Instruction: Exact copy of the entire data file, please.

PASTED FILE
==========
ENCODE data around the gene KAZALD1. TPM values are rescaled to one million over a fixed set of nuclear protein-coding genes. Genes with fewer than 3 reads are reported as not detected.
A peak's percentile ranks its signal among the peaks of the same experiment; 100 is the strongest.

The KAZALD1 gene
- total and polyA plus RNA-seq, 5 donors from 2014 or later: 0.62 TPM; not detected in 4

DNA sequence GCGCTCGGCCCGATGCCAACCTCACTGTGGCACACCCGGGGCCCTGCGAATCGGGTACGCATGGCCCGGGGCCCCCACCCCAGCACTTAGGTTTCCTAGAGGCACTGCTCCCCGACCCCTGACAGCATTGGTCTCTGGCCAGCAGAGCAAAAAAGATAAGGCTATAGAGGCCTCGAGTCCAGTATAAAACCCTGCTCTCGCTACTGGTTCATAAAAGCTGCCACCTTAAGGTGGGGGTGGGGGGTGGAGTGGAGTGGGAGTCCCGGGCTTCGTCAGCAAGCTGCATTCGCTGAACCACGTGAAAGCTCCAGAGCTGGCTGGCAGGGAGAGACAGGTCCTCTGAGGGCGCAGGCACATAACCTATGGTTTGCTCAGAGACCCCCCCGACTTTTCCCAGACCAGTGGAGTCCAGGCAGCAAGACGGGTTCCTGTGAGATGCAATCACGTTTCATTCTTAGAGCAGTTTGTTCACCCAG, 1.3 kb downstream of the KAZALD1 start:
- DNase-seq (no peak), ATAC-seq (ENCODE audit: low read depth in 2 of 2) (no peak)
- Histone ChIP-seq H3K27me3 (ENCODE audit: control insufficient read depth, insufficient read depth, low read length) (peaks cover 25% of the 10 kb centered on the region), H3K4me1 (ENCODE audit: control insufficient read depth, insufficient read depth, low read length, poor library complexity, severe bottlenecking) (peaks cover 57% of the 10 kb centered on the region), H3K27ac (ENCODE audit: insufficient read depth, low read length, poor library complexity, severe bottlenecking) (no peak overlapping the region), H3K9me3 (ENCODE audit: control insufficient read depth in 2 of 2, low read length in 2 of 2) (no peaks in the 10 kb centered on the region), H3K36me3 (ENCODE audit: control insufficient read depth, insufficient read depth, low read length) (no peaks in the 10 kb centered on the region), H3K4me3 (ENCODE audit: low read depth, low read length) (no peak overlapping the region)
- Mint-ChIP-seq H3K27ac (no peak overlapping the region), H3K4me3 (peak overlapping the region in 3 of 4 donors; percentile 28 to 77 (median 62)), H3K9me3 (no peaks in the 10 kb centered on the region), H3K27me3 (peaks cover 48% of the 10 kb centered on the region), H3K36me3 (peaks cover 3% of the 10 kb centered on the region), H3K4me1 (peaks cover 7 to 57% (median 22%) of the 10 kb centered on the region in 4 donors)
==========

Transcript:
ENCODE data around the gene KAZALD1. TPM values are rescaled to one million over a fixed set of nuclear protein-coding genes. Genes with fewer than 3 reads are reported as not detected.
A peak's percentile ranks its signal among the peaks of the same experiment; 100 is the strongest.

The KAZALD1 gene
- total and polyA plus RNA-seq, 5 donors from 2014 or later: 0.62 TPM; not detected in 4

DNA sequence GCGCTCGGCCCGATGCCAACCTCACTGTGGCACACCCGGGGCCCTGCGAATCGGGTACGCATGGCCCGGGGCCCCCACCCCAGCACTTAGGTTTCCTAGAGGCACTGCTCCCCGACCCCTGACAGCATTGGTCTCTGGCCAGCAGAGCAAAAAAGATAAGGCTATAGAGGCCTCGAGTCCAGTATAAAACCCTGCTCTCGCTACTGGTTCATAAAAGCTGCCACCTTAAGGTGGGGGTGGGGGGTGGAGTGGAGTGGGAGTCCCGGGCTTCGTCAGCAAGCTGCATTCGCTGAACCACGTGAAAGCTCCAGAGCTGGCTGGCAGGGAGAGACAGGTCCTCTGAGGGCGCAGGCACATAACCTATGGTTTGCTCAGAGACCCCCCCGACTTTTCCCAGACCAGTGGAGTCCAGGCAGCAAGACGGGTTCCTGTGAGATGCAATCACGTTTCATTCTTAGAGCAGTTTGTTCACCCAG, 1.3 kb downstream of the KAZALD1 start:
- DNase-seq (no peak), ATAC-seq (ENCODE audit: low read depth in 2 of 2) (no peak)
- Histone ChIP-seq H3K27me3 (ENCODE audit: control insufficient read depth, insufficient read depth, low read length) (peaks cover 25% of the 10 kb centered on the region), H3K4me1 (ENCODE audit: control insufficient read depth, insufficient read depth, low read length, poor library complexity, severe bottlenecking) (peaks cover 57% of the 10 kb centered on the region), H3K27ac (ENCODE audit: insufficient read depth, low read length, poor library complexity, severe bottlenecking) (no peak overlapping the region), H3K9me3 (ENCODE audit: control insufficient read depth in 2 of 2, low read length in 2 of 2) (no peaks in the 10 kb centered on the region), H3K36me3 (ENCODE audit: control insufficient read depth, insufficient read depth, low read length) (no peaks in the 10 kb centered on the region), H3K4me3 (ENCODE audit: low read depth, low read length) (no peak overlapping the region)
- Mint-ChIP-seq H3K27ac (no peak overlapping the region), H3K4me3 (peak overlapping the region in 3 of 4 donors; percentile 28 to 77 (median 62)), H3K9me3 (no peaks in the 10 kb centered on the region), H3K27me3 (peaks cover 48% of the 10 kb centered on the region), H3K36me3 (peaks cover 3% of the 10 kb centered on the region), H3K4me1 (peaks cover 7 to 57% (median 22%) of the 10 kb centered on the region in 4 donors)